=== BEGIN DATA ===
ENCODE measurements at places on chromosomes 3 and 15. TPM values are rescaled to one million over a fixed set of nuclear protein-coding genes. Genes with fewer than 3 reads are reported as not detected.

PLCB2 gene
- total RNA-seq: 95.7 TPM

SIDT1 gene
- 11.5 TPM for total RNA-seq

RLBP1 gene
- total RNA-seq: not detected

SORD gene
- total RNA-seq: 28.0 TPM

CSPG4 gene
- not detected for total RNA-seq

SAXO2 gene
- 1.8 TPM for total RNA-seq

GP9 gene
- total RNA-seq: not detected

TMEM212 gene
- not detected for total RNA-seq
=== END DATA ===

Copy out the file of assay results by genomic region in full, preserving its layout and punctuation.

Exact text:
ENCODE measurements at places on chromosomes 3 and 15. TPM values are rescaled to one million over a fixed set of nuclear protein-coding genes. Genes with fewer than 3 reads are reported as not detected.

PLCB2 gene
- total RNA-seq: 95.7 TPM

SIDT1 gene
- 11.5 TPM for total RNA-seq

RLBP1 gene
- total RNA-seq: not detected

SORD gene
- total RNA-seq: 28.0 TPM

CSPG4 gene
- not detected for total RNA-seq

SAXO2 gene
- 1.8 TPM for total RNA-seq

GP9 gene
- total RNA-seq: not detected

TMEM212 gene
- not detected for total RNA-seq